Opened in 1852, Holloway Prison was the City of London House of Correction and it accommodated both male and female prisoners. The prison’s turreted gateway and imposing structure earned it the moniker of ‘The Castle’ and it was to become a site entrenched within the local landscape.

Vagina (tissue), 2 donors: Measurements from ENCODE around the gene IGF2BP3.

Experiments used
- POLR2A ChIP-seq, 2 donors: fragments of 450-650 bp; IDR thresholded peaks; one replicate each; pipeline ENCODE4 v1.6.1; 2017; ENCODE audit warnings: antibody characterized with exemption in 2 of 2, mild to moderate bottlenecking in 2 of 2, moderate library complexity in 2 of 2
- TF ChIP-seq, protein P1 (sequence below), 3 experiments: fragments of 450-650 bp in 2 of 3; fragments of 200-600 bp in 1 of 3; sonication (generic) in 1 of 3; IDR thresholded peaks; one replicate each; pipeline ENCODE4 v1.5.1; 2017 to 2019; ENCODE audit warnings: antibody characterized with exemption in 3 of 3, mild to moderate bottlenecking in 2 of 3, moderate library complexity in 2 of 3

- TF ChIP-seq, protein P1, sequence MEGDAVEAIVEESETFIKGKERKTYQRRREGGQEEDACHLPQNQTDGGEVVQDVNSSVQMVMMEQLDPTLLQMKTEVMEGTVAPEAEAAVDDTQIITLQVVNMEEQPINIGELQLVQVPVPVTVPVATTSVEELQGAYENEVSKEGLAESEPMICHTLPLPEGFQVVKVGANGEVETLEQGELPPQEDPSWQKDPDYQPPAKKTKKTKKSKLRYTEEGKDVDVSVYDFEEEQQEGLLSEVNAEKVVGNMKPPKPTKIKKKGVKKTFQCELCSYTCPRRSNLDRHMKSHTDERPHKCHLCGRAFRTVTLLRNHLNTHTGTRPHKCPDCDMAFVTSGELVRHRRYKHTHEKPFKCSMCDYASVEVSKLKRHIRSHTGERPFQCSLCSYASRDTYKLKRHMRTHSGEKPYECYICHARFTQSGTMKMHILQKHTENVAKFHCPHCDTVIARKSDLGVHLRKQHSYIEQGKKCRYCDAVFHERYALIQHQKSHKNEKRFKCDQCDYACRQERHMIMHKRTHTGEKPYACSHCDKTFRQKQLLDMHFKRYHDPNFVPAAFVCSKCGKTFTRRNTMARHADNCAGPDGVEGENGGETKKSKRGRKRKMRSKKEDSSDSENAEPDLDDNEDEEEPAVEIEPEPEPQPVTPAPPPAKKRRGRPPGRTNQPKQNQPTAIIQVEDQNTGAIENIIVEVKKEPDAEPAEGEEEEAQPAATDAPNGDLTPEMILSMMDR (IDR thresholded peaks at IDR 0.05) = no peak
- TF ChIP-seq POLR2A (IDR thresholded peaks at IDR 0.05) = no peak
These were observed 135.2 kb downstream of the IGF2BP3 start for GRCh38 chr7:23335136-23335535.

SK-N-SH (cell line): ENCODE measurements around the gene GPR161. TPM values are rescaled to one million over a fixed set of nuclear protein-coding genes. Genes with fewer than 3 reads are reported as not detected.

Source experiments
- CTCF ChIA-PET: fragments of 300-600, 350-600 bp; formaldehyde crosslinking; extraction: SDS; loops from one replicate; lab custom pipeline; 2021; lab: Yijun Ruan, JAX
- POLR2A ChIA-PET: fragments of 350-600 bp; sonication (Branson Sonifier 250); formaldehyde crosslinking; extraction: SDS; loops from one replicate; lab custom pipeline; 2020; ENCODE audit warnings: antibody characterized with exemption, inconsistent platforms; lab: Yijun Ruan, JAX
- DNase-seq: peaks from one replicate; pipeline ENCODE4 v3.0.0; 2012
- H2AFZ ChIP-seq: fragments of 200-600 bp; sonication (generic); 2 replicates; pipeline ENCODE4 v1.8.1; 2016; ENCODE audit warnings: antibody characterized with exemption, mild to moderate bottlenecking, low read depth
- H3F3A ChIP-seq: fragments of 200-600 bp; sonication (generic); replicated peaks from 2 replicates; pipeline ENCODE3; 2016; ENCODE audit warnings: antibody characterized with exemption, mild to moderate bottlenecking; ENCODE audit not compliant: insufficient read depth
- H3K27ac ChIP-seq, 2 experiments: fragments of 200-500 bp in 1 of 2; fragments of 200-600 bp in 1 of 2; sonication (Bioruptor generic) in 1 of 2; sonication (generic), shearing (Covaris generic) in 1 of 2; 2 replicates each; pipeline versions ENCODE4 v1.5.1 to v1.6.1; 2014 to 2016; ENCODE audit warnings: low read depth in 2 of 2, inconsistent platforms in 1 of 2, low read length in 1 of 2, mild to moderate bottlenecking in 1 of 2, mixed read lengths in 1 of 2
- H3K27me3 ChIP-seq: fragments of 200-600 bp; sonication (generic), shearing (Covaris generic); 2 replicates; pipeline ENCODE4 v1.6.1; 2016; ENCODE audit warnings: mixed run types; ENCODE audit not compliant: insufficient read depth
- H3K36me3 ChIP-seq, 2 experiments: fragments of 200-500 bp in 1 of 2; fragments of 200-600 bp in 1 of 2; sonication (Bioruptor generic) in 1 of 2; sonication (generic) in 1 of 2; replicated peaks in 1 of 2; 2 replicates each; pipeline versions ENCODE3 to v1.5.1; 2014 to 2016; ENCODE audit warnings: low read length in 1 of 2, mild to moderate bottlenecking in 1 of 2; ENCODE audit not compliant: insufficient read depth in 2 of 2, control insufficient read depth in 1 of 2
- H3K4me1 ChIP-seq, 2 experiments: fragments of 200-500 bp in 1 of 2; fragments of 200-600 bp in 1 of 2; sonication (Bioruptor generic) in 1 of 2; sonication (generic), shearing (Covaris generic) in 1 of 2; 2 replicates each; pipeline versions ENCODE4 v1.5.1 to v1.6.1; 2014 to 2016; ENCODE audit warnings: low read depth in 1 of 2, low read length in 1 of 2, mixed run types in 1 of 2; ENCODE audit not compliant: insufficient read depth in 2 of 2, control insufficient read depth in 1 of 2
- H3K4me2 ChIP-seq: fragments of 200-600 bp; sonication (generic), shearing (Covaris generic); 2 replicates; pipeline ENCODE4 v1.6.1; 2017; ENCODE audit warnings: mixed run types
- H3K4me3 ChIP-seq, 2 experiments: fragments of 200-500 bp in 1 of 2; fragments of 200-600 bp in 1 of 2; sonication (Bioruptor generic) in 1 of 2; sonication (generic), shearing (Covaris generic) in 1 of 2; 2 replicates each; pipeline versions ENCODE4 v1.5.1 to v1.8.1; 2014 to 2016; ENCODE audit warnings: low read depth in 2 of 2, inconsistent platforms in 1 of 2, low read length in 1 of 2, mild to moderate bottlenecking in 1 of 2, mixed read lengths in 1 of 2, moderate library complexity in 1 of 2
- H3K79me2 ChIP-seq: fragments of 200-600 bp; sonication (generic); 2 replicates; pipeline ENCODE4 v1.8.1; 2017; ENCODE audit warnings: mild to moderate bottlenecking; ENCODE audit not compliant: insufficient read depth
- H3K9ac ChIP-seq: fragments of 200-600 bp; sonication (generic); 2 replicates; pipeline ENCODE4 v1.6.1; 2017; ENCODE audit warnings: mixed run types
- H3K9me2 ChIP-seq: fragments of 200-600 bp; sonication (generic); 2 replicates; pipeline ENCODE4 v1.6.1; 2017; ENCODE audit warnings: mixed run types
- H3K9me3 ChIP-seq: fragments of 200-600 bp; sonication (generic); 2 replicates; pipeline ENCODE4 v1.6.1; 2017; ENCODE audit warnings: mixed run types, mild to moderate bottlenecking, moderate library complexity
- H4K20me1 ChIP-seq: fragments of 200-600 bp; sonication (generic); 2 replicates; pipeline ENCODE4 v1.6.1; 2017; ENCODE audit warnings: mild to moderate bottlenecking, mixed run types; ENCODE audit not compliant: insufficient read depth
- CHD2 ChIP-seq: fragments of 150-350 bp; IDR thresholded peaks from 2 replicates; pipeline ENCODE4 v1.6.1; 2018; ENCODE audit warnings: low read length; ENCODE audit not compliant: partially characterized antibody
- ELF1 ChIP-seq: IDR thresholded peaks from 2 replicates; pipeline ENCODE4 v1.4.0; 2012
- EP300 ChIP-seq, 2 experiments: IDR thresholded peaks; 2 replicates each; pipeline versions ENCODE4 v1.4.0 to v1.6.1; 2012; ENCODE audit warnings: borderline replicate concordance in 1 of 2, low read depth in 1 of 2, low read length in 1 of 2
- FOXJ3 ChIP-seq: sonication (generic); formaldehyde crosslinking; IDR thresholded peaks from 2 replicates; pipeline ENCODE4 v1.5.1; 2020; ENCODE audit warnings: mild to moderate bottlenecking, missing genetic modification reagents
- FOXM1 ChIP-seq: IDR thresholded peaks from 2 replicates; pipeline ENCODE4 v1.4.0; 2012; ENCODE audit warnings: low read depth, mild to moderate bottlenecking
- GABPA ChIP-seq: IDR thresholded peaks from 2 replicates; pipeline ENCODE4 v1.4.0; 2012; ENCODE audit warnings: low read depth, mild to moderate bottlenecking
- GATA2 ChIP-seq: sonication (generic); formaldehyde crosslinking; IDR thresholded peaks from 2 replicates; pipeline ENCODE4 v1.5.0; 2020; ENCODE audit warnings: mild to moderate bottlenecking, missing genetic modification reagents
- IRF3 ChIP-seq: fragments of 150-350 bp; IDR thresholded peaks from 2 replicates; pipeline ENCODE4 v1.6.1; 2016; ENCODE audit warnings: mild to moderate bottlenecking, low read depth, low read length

Newgate Prison was closed in 1902 and the increasing pressure for prison space prompted the decision to make Holloway a female only prison in 1903. It was reported that, in addition to addressing the issue of prison space, this decision also met a broader aim of facilitating the “absolute separation of the sexes.” (Report of the Commissioners of Prisons and the Director of Convict Prisons, for the year ended 31 March 1902, Parliamentary Papers, p. 7). Holloway became the largest female prison in England but was quickly faced with overcrowding and a new wing had to be added in 1906. During the First World War the prison witnessed shortages in provisions and in medical staff and, in its wake, it became a site for enquiry and a subject for debate. It was a site for political protest, notably over the rights of women to vote in the early twentieth century, but also occupies an important place in the history of identifying and advocating for the specific health needs of women. 

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